The following is a near-verbatim transcript of today’s noon briefing by Stéphane Dujarric, Spokesman for the Secretary-General.
As you will have seen, at the General Assembly session this morning on Syria, the Secretary-General said that over the last 10 unrelenting years, the people of Syria have endured some of the gravest crimes the world has witnessed this century. The massive and systematic violations of human rights and of international humanitarian law in Syria over the last decade shock the conscience.
At this in-person briefing, he reiterated that there can be no military solution to the conflict in Syria, and also renewed his call for a negotiated political settlement in line with Security Council resolution 2254.
A first step, the Secretary-General said, must include credible progress within the Constitutional Committee, to implement the resolution’s call for the drafting of a new constitution, allowing for free and fair elections. So far, he said, the results of the Committee’s work have fallen short of his — and the Syrian people’s expectations.
Turning to the country’s humanitarian situation, he said that millions inside the country — and millions of refugees outside of Syria — grapple with deep trauma, grinding poverty, personal insecurity and lack of hope for the future. The pandemic has made it all even worse.
Despite the UN’s massive response in Syria and across the region, more humanitarian access is required to those in need. A large-scale cross-border response for an additional 12 months remains essential to save lives.
On human rights, he added that addressing the plight of detainees, abductees and the missing is an issue that requires our urgent attention. In the absence of a mechanism with an international mandate to address this issue, so far, we have not seen the kind of progress that is commensurate with the gravity of the matter.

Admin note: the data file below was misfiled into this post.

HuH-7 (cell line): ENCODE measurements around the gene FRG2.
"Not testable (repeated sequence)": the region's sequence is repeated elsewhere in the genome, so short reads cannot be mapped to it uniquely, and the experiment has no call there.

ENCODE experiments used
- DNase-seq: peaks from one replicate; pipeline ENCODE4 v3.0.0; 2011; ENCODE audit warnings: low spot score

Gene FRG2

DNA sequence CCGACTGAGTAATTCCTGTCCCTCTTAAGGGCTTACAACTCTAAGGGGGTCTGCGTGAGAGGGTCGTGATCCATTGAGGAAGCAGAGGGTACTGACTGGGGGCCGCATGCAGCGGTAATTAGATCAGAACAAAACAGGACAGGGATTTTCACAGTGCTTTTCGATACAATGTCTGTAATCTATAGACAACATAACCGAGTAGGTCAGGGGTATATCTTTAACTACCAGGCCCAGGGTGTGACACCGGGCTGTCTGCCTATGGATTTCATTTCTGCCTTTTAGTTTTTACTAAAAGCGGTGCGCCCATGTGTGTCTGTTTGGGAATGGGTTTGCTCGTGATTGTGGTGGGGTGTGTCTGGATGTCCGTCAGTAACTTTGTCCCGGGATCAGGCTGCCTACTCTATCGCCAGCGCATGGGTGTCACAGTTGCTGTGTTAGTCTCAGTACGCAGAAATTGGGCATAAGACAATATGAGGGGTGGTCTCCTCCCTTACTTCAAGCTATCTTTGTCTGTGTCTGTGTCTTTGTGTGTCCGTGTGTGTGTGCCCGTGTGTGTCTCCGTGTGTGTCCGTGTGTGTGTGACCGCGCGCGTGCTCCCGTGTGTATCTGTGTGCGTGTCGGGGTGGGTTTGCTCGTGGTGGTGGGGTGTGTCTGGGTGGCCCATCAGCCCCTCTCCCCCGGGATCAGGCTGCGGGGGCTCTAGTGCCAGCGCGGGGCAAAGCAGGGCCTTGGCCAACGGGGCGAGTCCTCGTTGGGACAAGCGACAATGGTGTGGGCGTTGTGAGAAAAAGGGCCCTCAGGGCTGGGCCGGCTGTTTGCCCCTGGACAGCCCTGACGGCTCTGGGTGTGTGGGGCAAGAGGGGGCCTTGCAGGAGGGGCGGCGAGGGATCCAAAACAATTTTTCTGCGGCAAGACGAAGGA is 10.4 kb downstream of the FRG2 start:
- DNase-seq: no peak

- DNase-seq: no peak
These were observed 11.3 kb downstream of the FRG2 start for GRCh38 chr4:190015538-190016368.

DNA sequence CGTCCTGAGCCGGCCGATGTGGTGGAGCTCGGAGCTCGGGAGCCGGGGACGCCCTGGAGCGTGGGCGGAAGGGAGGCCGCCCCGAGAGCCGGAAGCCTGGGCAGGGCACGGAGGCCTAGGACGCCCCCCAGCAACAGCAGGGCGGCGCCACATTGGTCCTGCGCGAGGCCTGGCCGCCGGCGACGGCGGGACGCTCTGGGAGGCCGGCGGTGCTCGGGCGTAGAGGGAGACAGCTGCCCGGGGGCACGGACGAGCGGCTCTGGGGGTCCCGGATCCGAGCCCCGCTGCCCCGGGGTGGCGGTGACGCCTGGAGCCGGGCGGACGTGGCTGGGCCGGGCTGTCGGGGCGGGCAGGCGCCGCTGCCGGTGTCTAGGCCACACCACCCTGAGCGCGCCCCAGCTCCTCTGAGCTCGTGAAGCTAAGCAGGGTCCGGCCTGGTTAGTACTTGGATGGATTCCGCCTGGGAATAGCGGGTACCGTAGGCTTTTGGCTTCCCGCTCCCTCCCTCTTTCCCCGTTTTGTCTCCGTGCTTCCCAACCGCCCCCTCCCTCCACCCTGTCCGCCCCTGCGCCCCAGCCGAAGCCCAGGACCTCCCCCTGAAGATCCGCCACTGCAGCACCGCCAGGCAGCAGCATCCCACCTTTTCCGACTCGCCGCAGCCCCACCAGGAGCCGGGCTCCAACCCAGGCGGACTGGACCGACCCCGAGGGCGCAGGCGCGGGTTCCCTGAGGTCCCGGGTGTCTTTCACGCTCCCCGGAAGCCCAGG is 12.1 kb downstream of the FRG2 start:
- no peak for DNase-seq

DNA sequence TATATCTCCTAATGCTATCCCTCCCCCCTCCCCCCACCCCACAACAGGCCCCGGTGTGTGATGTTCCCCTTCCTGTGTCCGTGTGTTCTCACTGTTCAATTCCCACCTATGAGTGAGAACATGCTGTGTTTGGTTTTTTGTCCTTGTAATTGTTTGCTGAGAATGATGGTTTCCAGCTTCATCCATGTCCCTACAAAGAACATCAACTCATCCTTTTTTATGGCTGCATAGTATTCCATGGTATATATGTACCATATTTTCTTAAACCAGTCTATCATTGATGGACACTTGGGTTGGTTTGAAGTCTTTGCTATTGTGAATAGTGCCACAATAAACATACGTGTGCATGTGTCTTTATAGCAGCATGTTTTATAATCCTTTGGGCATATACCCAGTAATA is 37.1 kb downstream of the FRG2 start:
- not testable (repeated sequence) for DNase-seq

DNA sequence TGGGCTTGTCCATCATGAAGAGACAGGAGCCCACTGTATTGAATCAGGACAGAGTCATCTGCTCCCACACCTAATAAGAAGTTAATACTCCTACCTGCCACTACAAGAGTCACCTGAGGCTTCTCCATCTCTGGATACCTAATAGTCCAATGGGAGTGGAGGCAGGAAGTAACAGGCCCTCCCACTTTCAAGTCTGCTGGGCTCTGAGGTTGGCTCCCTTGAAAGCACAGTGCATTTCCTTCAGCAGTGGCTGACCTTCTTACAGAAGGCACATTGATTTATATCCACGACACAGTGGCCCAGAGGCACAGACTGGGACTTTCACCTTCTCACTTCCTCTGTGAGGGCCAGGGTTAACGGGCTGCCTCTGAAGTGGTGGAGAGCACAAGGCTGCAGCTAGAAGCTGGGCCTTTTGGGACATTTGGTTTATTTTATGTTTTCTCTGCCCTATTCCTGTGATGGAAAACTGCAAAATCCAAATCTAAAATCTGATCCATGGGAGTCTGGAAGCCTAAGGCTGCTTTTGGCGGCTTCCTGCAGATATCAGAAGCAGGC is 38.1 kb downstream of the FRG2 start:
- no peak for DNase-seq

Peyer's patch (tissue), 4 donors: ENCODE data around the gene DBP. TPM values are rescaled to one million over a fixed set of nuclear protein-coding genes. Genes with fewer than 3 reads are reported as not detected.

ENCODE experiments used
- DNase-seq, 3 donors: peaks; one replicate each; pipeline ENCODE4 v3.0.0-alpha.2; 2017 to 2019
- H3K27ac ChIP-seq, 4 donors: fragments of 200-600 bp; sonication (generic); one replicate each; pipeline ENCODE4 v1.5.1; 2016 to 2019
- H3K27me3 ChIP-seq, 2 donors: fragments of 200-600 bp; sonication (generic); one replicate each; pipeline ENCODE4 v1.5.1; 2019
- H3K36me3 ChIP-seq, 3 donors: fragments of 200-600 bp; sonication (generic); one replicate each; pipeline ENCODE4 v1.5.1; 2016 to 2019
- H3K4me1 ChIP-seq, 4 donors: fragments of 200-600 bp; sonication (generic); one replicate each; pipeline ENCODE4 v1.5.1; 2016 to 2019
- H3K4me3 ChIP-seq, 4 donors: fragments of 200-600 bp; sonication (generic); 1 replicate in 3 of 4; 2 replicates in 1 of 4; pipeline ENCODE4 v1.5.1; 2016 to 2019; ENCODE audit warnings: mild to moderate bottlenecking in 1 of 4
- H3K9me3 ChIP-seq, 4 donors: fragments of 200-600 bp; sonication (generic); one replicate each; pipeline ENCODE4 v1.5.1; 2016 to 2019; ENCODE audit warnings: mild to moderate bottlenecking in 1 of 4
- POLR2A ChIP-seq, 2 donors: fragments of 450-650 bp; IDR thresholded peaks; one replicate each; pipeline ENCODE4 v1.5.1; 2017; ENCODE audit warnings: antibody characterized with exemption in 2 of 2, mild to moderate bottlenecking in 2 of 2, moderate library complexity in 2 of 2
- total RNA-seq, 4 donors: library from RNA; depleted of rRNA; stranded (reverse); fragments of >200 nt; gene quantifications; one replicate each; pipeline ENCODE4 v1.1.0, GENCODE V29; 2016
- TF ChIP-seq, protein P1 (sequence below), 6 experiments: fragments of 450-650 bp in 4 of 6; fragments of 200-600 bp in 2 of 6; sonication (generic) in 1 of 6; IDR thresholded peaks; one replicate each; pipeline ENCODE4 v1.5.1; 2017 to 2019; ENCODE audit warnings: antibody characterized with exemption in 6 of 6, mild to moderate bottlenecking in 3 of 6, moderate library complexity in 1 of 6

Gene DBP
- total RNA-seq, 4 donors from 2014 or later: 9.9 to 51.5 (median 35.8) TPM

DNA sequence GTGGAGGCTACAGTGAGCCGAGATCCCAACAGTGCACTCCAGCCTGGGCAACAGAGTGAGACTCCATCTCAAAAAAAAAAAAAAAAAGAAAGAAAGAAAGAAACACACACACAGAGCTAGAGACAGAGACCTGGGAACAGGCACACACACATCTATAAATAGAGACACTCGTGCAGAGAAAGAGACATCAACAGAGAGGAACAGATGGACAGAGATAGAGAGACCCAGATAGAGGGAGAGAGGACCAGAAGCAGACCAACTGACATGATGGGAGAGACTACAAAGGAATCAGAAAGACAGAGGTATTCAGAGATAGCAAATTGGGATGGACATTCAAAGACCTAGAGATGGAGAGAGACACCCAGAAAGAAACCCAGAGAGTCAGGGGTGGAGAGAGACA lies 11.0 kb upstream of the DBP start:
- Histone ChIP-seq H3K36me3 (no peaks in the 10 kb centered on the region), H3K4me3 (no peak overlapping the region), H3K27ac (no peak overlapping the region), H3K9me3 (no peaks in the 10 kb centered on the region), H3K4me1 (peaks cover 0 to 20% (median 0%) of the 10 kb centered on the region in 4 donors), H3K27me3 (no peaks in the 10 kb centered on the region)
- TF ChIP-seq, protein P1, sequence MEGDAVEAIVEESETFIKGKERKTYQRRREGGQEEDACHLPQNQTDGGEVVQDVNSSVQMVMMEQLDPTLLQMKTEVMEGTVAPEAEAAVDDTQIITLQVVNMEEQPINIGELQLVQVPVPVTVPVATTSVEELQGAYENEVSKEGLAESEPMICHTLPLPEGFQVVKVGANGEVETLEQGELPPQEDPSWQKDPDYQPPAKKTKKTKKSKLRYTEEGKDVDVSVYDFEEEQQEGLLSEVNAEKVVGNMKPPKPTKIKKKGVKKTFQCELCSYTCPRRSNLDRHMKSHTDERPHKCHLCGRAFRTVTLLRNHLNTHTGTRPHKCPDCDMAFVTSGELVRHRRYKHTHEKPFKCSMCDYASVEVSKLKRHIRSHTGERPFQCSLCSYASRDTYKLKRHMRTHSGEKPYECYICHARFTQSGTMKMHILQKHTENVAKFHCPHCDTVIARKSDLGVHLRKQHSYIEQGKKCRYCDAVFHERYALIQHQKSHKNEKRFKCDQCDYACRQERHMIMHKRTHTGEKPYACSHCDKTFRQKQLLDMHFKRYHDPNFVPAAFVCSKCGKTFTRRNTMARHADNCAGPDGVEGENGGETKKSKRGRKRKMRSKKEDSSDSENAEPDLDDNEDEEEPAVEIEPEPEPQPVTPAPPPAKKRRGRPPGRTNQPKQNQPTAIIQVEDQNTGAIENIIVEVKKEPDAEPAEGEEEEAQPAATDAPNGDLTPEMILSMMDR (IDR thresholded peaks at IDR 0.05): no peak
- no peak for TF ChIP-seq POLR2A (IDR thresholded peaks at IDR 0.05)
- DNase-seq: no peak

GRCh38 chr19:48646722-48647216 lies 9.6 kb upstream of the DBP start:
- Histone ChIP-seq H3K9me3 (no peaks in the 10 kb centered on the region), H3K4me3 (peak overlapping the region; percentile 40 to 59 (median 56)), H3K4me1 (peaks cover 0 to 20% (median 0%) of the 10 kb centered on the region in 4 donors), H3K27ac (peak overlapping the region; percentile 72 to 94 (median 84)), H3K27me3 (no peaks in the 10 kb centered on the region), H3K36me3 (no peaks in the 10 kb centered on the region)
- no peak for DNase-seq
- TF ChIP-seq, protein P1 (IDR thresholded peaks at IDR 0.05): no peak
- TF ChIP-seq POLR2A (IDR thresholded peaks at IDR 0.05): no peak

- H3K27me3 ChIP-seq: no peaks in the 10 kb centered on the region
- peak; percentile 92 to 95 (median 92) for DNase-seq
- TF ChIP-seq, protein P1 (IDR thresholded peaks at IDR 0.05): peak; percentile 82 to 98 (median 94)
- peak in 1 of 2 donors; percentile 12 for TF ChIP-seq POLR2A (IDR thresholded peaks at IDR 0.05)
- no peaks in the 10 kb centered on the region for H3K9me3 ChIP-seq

After a decade of war, he concluded, many Syrians have lost confidence that the international community can help them forge an agreed path out of the conflict.
I am convinced that we still can, he told General Assembly members.
And earlier in the day, on Syria as well, the Secretary-General addressed — by pre-recorded video message — the fifth Brussels conference on “Supporting the future of Syria and the region”.
For many Syrians in need he said, the humanitarian aid and protection brought by the UN and its agencies, as well as our humanitarian partners is the only source of survival.
He called on Member States to address the rising needs and to step up financial and humanitarian commitments to the people in Syria, as well as to help relieve the significant financial burden of the countries that are hosting refugees.
A reminder that the conference is seeking $10 billion to fund the Syria Humanitarian Response Plan and the Regional Refugee and Resilience Plan for this year.
The conference is still ongoing. We will share information on pledges received as soon as we get it.
The UN Envoy for Syria, Geir Pedersen, also spoke and his remarks were circulated to you.